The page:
Italian Police Are Looking For A Tourist Who Was Filmed Carving Names Into Rome’s Colosseum

Published June 28, 2023

The tourist could face a fine of at least $15,000 and a prison term of up to five years for defacing the historic site in Rome.

Tourist Carving Into Colosseum

Ryan LutzThe unidentified tourist was filmed carving two names and the date into the iconic structure.

Italian officials have vowed to locate and punish a young tourist who was caught defacing Rome’s Colosseum last Friday. The unidentified man was filmed by an American tourist carving “Ivan + Hayley 23/6/23” onto the wall of the 2,000-year-old structure with a set of keys.

“I consider it very serious, unworthy, and a sign of great incivility that a tourist defaces one of the most famous places in the world, the Colosseum, to engrave the name of his fiancée,” the Italian culture minister, Gennaro Sangiuliano, said on Twitter alongside a video the man. “I hope that whoever did this will be identified and sanctioned according to our laws.”

Those sanctions would be severe. The tourist could face a fine of at least $15,000 and a prison term of up to five years.

The man — presumably named Ivan — was caught on film by American tourist Ryan Lutz. According to the Associated Press, Lutz noticed the man “blatantly carving his name” into the Colosseum wall after Lutz finished a tour of the site. In shock, he took out his phone and started filming.

“And as you see in the video, I kind of approach him and ask him, dumbfounded at this point, ‘Are you serious? Are you really serious?'” Lutz said. “And all he could do is like smile at me.”

According to The New York Times, the wall that the man defaced is not part of the original 2,000-year-old structure, but a section built during a mid-19th century restoration. For Italian officials, that doesn’t change much.

Colosseum In Rome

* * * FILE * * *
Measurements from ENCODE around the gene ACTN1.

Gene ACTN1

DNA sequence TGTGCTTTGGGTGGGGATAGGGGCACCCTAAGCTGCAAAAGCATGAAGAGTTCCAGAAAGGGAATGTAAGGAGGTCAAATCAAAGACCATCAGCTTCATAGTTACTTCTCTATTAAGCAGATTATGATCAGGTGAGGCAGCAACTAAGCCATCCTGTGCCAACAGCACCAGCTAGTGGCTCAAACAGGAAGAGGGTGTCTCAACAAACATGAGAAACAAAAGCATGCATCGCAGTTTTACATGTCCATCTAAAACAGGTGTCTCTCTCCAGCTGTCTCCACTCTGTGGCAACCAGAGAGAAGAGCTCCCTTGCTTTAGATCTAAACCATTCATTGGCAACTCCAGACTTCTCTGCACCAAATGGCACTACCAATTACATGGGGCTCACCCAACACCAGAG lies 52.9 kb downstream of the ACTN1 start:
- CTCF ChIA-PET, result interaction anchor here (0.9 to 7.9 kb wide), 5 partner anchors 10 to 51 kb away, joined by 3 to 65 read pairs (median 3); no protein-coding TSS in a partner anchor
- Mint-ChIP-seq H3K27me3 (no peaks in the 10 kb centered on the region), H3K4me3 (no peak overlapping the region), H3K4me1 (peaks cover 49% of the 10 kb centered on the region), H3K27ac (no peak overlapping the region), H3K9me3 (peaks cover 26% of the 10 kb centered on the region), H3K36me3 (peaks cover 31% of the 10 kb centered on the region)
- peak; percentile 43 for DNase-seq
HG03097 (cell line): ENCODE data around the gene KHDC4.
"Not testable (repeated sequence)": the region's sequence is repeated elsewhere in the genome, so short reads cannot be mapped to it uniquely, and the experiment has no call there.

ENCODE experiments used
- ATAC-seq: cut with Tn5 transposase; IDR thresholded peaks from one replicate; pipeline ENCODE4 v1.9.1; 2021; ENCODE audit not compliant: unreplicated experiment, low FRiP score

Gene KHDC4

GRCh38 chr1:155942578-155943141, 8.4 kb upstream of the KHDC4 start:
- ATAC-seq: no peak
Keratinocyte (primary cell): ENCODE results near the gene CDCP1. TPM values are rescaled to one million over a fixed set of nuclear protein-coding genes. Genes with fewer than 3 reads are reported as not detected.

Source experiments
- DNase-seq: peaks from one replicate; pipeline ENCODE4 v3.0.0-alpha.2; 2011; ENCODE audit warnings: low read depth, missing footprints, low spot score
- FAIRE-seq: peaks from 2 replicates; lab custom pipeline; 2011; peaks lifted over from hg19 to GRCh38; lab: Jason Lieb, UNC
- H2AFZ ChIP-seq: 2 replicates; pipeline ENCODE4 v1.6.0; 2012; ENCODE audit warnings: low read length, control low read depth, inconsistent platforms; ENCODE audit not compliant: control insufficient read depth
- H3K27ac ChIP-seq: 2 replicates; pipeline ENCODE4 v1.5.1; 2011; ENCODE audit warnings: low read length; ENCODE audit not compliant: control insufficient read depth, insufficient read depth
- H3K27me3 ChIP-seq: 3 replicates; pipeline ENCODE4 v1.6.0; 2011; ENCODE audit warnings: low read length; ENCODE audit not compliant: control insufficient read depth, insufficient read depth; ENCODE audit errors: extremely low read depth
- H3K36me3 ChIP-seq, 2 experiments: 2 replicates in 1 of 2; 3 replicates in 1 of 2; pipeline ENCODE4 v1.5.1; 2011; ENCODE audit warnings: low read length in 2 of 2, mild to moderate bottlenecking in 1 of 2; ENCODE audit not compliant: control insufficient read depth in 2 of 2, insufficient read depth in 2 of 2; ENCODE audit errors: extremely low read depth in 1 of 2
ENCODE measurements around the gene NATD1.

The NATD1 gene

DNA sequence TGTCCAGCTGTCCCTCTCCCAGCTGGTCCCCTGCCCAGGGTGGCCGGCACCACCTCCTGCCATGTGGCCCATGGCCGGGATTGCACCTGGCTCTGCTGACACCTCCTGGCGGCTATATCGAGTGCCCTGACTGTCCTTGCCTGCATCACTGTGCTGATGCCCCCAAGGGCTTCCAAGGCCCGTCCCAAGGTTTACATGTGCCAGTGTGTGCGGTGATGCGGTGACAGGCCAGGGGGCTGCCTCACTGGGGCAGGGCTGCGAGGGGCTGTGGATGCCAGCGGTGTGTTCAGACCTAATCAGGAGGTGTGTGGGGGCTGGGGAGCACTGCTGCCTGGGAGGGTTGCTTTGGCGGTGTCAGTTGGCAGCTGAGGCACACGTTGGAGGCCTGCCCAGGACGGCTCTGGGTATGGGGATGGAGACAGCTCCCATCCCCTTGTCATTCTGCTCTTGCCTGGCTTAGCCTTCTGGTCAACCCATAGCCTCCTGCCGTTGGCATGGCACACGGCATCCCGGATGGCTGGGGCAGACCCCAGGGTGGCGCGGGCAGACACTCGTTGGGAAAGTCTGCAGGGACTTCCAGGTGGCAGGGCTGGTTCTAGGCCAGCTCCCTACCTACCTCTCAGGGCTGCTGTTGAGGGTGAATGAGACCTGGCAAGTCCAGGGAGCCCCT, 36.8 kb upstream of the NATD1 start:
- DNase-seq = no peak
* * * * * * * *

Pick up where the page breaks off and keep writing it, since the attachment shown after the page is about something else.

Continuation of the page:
Jaroslav Petrek, @petrekfoto/Wikimedia CommonsThe Colosseum is one of the most well-known historic sites in Rome.

“Mid-19th century or original, that doesn’t change the fact that it’s vandalism,” Alfonsina Russo, the director of the Colosseum, told The New York Times.

It’s not the first time in recent years that someone has vandalized the Colosseum, which was completed in 80 C.E. and used as a grand amphitheater that could seat between 50,000 and 80,000 people.

The Associated Press reports that in 2014, a Russian tourist was fined €20,000 and given a four-year suspended jail sentence for carving a large “K” into the monument. The Guardian reports that a man from Ireland and a German teen were also disciplined for defacing the Colosseum in 2020.

Italy has introduced harsh laws for transgressions like these in recent years, but they haven’t entirely stemmed the tide of bad tourist behavior. Last year, a tourist pushed an electric scooter down Rome’s 18th-century Spanish Steps, causing €25,000 of damage, and two other tourists were reprimanded for riding motorized surfboards in Venice’s Grand Canal.

Tourists On Spanish Steps

Polizia Roma CapitalePolice video of the tourists using scooters on Rome’s historic Spanish Steps.

This sort of behavior is, however, condemned by most other tourists.

“We have to preserve what we have,” Diego Cruz, an American student in Rome, told the Associated Press. “There is a rich history here. It helps us learn from the past.”

Güldamla Ozsema, a computer engineer visiting from Turkey, seconded Cruz, adding that Turkey has also struggled with destructive tourists. “I really get angry with them, with this behavior,” he said.

Indeed, as the search continues for “Ivan,” Italian officials like Tourism Minister Daniela Santanche have stressed that visitors to Rome and elsewhere in Italy need to respect their surroundings.

“We cannot allow those who visit our nation to feel free to behave in this way,” she said.

After reading about the tourist who was filmed defacing the Colosseum, see how an American tourist smashed two statues at the Vatican after being denied an audience with the Pope. Or, look through these surprising facts about life in ancient Rome.

Kaleena Fraga
A staff writer for All That's Interesting, Kaleena Fraga has also had her work featured in The Washington Post and Gastro Obscura, and she published a book on the Seattle food scene for the Eat Like A Local series. She graduated from Oberlin College, where she earned a dual degree in American History and French.
Maggie Donahue
Maggie Donahue is an assistant editor at All That's Interesting. She has a Master's degree in journalism from Columbia University and a Bachelor's degree in creative writing and film studies from Johns Hopkins University. Before landing at ATI, she covered arts and culture at The A.V. Club and Colorado Public Radio and also wrote for Longreads. She is interested in stories about scientific discoveries, pop culture, the weird corners of history, unexplained phenomena, nature, and the outdoors.
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Fraga, Kaleena. "Italian Police Are Looking For A Tourist Who Was Filmed Carving Names Into Rome’s Colosseum.", June 28, 2023, Accessed May 28, 2024.